Video: LITA FORD Discusses Her New Memoir At Barnes & Noble In New York City
February 26, 2016
'80s hard rock queen Lita Ford was interviewed by Jeanne Fury about her memoir this past Tuesday, February 23 at Barnes & Noble in New York City. Video footage of the question-and-answer session can be seen in two parts below.
"Lita Ford - Living Like A Runaway: A Memoir" was released on February 23 via Dey Street Books (formerly It Books),an imprint of HarperCollins Publishers.
Lita Ford lived her dreams, until her life turned into a nightmare. She left home at age sixteen to join the world's first all-female rock group, THE RUNAWAYS — a band whose legend was sealed by the 2010 hit movie starring Kristen Stewart and Dakota Fanning — and went on to become the first woman hard rock guitarist, a platinum-selling star who gave Ozzy Osbourne his first Top Ten hit, a bare-ass, leather-clad sexy babe whose hair was bigger and guitar licks were hotter than any of the guys. She is also the mother of two sons whose harrowing tale of her catastrophic marriage to a metal rocker makes Ike and Tina Turner sound like life at the country club.
But in the end, Lita's story changes from a music story to a woman's story — a wrenching, desperate drama of human bondage and a mother's love, a life-and-death struggle over her own soul. Trapped in an increasingly terrifying marriage, systematically stripped of her connections to the outside world, Lita Ford became a prisoner in her own life, a slave to her husband's demands, living like a captive. She plotted her escape and her freedom cost her the boys she stayed in the marriage to protect. Her graphic, explicit story will terrify and horrify readers, but they won't be able to put it down.
"Living Like A Runaway" will shock people with the candor that Lita Ford shines on her dramatic life story. At ease as a woman in the previously all-male world of rock, Lita shares with her male counterparts an unvarnished directness when it comes to topics such as sex, drugs, money or fame. No female rock star of Lita's stature has ever before told the real story of women in rock. With unprecedented rawness and honesty, "Living Like A Runaway" reminds us that Lita Ford is not only one of music's greatest pioneers, but also one of its fiercest survivors.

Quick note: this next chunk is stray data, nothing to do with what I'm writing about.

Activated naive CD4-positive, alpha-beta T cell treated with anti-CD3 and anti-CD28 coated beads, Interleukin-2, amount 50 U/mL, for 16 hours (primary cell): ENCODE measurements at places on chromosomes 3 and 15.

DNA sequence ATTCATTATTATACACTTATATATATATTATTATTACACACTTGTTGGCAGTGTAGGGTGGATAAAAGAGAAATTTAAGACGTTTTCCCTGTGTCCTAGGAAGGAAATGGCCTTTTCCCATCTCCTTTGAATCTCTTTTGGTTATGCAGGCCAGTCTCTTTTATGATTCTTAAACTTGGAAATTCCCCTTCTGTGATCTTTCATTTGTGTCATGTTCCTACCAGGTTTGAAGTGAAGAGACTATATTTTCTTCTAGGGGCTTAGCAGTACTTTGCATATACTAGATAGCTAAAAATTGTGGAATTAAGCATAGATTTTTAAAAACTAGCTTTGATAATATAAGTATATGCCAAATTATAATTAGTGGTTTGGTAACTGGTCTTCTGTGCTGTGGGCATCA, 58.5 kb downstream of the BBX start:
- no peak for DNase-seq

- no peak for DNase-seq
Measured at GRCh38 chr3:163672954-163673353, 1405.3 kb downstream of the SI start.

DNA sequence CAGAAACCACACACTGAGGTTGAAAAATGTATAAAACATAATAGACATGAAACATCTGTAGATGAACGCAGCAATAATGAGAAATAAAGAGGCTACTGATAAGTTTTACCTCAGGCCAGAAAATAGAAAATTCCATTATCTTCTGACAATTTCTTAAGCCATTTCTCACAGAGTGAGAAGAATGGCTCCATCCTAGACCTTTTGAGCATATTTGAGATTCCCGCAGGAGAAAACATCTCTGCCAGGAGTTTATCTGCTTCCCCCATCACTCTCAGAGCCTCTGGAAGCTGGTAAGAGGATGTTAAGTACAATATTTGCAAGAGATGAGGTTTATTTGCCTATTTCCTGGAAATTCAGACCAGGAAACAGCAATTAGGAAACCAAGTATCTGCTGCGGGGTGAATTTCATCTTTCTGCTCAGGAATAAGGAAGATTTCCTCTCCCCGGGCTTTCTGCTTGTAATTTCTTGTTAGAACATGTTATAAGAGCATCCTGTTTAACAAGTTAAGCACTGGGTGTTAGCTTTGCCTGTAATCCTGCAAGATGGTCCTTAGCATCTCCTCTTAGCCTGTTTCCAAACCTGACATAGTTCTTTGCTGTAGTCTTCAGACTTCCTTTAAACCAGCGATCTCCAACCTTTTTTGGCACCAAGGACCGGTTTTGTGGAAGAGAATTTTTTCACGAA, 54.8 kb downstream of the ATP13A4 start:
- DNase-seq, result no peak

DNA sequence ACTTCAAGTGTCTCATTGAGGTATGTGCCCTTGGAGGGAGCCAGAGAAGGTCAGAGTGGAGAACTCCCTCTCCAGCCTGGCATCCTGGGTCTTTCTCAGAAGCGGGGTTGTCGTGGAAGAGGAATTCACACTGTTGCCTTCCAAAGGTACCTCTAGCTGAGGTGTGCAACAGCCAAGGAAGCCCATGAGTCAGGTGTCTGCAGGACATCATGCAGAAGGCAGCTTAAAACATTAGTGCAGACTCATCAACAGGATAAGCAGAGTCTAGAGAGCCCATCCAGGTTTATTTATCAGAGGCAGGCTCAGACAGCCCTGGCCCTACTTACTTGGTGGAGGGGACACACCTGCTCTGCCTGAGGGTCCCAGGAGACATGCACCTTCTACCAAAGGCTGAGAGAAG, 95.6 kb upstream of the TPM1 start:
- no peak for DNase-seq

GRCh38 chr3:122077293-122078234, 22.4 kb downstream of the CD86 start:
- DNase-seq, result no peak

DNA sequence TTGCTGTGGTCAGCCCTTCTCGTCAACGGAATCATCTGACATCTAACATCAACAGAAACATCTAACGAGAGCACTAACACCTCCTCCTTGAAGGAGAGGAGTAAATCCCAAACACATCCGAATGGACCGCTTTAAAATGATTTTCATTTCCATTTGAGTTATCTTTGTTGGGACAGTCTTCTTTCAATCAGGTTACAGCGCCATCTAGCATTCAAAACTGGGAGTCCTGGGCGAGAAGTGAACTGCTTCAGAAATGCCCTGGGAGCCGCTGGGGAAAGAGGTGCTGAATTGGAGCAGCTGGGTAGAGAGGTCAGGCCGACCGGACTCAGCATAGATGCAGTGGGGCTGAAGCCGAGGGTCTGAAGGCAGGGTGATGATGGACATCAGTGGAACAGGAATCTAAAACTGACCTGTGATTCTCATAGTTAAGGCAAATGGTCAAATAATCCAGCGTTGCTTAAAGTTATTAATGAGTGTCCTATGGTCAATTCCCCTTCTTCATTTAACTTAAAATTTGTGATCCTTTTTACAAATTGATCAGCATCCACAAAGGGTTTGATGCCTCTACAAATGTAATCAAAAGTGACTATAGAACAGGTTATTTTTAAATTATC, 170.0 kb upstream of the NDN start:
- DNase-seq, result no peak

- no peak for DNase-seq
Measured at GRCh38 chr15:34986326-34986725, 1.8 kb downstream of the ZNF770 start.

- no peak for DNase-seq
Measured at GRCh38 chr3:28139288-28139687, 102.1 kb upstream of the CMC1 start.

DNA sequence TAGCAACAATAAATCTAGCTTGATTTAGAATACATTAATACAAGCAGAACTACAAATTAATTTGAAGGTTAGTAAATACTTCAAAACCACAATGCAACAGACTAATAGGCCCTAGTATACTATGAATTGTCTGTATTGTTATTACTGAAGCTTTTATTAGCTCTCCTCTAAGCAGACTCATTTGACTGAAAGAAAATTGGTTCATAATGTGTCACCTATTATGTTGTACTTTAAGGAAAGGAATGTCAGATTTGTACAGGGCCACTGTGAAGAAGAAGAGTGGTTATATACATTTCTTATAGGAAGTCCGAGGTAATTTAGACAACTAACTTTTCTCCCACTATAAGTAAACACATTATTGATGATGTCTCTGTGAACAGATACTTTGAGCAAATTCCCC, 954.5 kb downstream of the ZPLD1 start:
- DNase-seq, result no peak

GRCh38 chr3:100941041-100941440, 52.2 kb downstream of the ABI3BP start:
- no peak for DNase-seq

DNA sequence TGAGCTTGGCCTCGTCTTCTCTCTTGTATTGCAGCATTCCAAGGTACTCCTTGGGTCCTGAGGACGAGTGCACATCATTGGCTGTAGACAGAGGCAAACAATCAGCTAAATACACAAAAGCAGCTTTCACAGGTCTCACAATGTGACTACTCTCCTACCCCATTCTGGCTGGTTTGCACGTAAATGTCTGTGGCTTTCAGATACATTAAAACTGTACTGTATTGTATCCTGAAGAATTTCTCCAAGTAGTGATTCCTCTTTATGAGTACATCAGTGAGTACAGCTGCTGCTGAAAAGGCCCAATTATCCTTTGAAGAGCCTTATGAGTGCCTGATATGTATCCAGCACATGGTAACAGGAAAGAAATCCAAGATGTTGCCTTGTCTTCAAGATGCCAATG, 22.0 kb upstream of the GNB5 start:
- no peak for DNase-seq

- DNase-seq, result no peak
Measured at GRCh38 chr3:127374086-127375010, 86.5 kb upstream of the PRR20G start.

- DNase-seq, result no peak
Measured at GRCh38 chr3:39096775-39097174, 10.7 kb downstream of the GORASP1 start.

In a January 2014 interview with PureGrainAudio.com, Ford stated about her book: "It's an autobiography about, well, my life, the paths I've taken, all the different musical eras. It's got all my favorite stories in it. It covers everything really from me growing up to THE RUNAWAYS to Lita and all the things I've been through and experiences I've had."
She added: "The hardest thing was how things kept popping out and I'm going crazy thinking, 'Hell, I've got to include that... oh no... that needs to go in as well and... hey, do you remember that time...' — every time I think I've got everything, one of us remembers something else and we're back where we started. It's never-ending."
Asked how writing a book is different from composing music, Lita told PopCultureMadness.com: "It's completely two different animals. Just trying to come up with something that captures the reader and keeps the interest flowing. You don't wanna lose the reader's interest. So I think I did that; I think I was able to do that on this book. It starts off in a time in a period and you have to get into it a little bit, and once you do, you can't put it down — you can't put it down. What happens next? You can't wait for the next chapter. It's really cool."
Regarding whether it was hard to revisit certain episodes in her life while writing the book, Lita said: "Well, things are emotional. There's deaths, there's divorce, there's things that are so goddamn funny that you can't help it but cry laughing. It's just a very emotional book. And you have to really go there mentally — you have to go there in order to be able to put it down on paper and in a book for people to read. So it was a challenge. And you really don't have a choice as to when… 'I don't feel like doing it right now.' Fuck that! Go there. You have to go there [and] get it done. So it was tough."